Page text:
- Rolling Thunder
- Rolling Thunder 2
- Rolling Thunder 3
Rolling Thunder 3 is the first (and only) console exclusive title of the series, and some changes were made from the prior entries to make everything seem more manageable. You now start with three life marks, so you can actually take more than one bullet before you die, and you resurrect where you died rather than going back to a checkpoint. Even nicer, you can both jump and fire at the same time, and shoot diagonally upwards. The time limit is gone, though a sniper will pop out to attack if you dawdle for too long. There’s an additional attack button, so you can choose if you want to use your special weapon, or stick to your pistol, in case you want to conserve ammunition for the more powerful attacks. If you don’t have a special weapon, this button triggers a knife attack, for close quarters combat.
The arsenal has been greatly increased. There are nine weapons that you can arm yourself with at the beginning of the stage. Once you pick this weapon, you are unable to select it again for the rest of the game, so you need to vary up your selections. These include lasers, shotguns, flamethrowers, artillery cannons and a variety of grenades, including flash grenades to blind enemies. These extra weapons make your attacks far more versatile, considering that you can now attack enemies from behind barriers by chucking grenades over them. You start off most stages with a decent amount of ammunition, too, so you’re rarely underequipped.
All of this taken together, of course, makes the game easier…but only easier in the context of the other games. It is true that it doesn’t feel very “Rolling Thunder”, since you don’t need to replay each and every section to sneak past undamaged, but it is also much less frustrating. It can still get quite difficult, since you still need to restart stages from scratch when you lose all of your lives, and the small handful of bosses are quite difficult. There is an unlockable hard mode which only gives you two blocks of health and amps up the number of enemies, though the instant respawns and large arsenal still makes things easier. This mode also changes the color palette of the levels to different times of day, making the experience look a little fresher.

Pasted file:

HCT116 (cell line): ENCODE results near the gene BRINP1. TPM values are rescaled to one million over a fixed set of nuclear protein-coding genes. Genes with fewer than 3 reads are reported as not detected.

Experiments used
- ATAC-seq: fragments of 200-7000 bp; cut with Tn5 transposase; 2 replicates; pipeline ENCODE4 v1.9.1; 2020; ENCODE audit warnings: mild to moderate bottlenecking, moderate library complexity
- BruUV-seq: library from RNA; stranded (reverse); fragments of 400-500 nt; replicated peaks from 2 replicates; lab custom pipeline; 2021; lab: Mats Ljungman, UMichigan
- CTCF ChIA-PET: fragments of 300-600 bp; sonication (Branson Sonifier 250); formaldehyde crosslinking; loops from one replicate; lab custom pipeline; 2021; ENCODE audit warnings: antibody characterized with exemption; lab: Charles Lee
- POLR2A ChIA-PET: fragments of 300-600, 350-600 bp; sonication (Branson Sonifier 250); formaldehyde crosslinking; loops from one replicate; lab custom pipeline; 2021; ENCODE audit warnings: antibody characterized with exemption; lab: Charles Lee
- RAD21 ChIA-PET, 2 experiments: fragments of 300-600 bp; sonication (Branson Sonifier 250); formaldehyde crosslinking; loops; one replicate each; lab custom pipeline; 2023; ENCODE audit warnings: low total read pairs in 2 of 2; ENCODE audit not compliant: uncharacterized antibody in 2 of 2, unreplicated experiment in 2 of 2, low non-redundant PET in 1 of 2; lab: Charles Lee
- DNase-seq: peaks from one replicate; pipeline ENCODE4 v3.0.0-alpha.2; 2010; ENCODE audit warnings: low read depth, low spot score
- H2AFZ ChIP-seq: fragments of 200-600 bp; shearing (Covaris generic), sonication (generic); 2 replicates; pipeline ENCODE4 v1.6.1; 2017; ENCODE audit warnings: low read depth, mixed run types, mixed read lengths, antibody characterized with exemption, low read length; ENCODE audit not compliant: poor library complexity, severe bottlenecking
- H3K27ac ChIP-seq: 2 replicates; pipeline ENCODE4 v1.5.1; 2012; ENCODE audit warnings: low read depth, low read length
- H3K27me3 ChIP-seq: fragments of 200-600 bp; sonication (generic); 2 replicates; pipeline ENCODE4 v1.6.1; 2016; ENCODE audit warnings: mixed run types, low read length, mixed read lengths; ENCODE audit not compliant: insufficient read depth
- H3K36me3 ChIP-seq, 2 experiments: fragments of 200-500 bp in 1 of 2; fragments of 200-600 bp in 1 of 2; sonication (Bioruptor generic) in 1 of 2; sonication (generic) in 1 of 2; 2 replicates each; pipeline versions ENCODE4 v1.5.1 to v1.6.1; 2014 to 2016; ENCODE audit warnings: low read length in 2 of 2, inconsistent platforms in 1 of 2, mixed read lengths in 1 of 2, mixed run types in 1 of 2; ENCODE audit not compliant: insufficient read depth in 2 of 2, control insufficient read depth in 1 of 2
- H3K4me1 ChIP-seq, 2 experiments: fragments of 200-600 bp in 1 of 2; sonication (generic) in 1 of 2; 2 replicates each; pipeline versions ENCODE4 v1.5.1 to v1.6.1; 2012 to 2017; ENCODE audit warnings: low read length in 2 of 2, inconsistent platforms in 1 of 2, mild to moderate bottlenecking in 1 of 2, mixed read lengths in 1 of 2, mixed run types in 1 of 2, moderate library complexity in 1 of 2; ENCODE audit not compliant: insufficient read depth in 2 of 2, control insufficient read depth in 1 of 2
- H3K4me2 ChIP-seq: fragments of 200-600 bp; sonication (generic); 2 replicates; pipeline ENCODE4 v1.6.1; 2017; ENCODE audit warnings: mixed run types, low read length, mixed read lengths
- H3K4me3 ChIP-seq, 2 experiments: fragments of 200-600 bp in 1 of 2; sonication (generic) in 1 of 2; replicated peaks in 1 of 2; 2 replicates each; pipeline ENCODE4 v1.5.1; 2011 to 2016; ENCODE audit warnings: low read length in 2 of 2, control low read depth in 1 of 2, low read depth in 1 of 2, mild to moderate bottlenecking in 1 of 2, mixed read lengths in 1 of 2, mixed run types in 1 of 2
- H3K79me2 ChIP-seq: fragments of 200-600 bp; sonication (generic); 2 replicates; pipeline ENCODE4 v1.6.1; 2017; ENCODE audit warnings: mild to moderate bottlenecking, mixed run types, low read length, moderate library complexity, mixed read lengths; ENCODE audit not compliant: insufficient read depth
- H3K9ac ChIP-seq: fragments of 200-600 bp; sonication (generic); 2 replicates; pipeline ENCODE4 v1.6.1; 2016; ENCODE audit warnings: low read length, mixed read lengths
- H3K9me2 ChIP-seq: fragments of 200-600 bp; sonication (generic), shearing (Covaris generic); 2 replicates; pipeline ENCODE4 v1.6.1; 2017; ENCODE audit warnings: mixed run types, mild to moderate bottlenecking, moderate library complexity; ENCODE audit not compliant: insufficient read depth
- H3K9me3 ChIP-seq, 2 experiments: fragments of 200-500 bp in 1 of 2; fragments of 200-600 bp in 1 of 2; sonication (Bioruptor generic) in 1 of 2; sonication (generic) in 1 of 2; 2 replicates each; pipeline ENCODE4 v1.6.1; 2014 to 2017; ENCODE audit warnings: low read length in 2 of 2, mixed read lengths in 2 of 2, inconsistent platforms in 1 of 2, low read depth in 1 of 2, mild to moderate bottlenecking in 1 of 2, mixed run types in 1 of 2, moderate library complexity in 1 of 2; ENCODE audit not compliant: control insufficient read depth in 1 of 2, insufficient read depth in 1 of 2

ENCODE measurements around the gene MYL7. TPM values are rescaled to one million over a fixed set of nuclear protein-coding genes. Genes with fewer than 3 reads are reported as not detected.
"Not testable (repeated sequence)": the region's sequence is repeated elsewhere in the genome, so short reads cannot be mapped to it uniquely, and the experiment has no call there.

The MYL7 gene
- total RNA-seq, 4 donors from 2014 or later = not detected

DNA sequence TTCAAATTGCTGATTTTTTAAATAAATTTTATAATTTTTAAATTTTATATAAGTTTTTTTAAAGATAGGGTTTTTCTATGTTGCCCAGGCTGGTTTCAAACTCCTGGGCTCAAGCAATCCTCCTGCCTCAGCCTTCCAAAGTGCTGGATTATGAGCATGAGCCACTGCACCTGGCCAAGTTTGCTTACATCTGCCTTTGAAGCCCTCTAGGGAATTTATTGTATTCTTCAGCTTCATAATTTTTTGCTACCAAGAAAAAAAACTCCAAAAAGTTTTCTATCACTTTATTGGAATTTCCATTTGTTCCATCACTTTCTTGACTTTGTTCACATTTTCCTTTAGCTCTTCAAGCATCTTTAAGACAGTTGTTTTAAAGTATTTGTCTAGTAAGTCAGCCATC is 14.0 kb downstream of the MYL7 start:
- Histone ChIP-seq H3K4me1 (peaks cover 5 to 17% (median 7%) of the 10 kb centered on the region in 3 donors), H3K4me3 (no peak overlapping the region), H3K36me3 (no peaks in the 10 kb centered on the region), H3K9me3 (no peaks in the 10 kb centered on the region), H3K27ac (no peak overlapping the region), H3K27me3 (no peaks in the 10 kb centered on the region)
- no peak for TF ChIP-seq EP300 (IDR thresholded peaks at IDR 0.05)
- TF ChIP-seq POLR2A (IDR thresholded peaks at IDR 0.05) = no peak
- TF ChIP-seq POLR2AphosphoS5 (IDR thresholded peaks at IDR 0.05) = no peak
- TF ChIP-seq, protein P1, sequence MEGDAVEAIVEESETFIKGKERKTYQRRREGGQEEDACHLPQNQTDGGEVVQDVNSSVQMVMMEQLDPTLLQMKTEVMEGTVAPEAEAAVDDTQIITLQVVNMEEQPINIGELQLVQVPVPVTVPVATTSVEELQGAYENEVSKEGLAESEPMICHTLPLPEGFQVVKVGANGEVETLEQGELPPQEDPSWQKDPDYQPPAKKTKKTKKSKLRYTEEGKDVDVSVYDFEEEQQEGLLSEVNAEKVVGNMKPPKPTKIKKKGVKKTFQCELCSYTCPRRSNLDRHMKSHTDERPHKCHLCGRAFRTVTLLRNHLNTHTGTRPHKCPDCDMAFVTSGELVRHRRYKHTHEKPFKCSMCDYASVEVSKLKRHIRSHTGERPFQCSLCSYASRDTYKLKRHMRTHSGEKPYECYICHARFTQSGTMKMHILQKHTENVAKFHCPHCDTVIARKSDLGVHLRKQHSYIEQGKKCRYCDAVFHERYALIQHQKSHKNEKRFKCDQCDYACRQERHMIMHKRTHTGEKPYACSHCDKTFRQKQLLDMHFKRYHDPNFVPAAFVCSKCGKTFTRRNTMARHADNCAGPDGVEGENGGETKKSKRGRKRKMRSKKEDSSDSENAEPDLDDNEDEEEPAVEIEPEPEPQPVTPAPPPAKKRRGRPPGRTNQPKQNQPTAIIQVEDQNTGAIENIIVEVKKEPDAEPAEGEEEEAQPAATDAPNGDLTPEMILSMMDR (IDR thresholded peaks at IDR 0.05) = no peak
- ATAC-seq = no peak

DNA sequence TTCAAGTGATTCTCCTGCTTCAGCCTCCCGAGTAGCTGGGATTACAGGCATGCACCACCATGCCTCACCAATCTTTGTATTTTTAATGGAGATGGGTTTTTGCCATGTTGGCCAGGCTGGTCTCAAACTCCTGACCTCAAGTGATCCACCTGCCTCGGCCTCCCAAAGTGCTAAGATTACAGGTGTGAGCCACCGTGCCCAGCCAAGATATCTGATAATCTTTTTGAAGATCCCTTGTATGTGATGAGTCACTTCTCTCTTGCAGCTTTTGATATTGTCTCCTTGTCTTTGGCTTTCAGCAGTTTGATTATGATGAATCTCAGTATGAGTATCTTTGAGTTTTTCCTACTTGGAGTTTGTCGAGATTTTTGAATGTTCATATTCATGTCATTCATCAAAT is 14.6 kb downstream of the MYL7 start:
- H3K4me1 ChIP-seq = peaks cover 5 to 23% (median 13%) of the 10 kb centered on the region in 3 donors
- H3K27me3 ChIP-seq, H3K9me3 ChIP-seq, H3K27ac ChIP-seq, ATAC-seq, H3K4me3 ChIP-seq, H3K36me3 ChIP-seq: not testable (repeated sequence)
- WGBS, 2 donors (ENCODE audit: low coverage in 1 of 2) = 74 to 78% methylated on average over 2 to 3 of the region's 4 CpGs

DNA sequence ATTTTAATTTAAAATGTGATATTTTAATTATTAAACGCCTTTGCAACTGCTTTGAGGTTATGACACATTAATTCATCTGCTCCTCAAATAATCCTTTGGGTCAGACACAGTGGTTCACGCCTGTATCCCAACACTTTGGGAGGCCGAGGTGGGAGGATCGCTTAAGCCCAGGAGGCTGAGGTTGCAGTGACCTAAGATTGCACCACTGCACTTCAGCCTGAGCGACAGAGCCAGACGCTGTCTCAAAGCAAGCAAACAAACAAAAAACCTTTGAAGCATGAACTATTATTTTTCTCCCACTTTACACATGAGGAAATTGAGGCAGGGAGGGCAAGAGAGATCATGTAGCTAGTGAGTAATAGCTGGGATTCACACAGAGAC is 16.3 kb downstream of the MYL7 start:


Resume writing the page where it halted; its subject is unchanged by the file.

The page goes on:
Unfortunately, the two player mode has been cut entirely, and Leila and Albatross are no longer the main characters. Instead, you can only play alone, with a rather dull agent named Jay. (A code will allow you to play as Ellen, Jay’s female assistant, who converse with him during cutscenes. His mission is to hunt down a villain named Dread, the second-in-command from the Geldra group from the original Rolling Thunder. The adventure takes him around the globe, starting from oil rigs in California, to the streets of Las Vegas, and then onto Easter Island. There are two vehicle levels, as you ride on a motorcycle down the California/Nevada highway, and on a jet ski across the Pacific Ocean. They aren’t particularly great, but are short and unoffensive. There’s also a clever fakeout after the eighth stage, where it seems like you’ve taken down Dread, only to have your plane ride home hijacked by terrorists. This makes for two more levels before the final confrontation with the true Dread. Who, as the cutscenes show, looks like Maboo, but with a silly monocle.
The third episode was never ported to any other platform, and never re-released in a compilation or digital download service. It was never even released in Japan, for that matter, since it seems like the series was more popular in North America than it was in its home country.
For as influential as it was, it’s a little unfortunate that the Rolling Thunder series doesn’t command the same respect as other games of the era, like Shinobi or Contra. The Rolling Thunder games were the archetype of the 8 and 16-bit eras – tough side-scrollers that demanded precision and mastery to get anywhere. While the original is just a little bit too hard, both of the Genesis games are some of the better action games on the platform, and well worth investigating.
Comic: Rapid Thunder
Online publisher Shifty Look teamed up with Namco to produce a number of comics and videos based on their classic arcade properties. In 2012, they published several short strips dubbed Rapid Thunder, as an homage to Rolling Thunder. It’s essentially just a basic spy story, with no real connections to the actual game. There are only some name drops from the original series, like the heroes being codenamed Albatross and Leila. And even then, many transliterated names differ from versions used in the previous games. “Maboo” is now “Mabu”, and “Geldra” is the awkward “Gerudora”. The last strip was published in October 2012, and was seemingly dropped before finishing the story.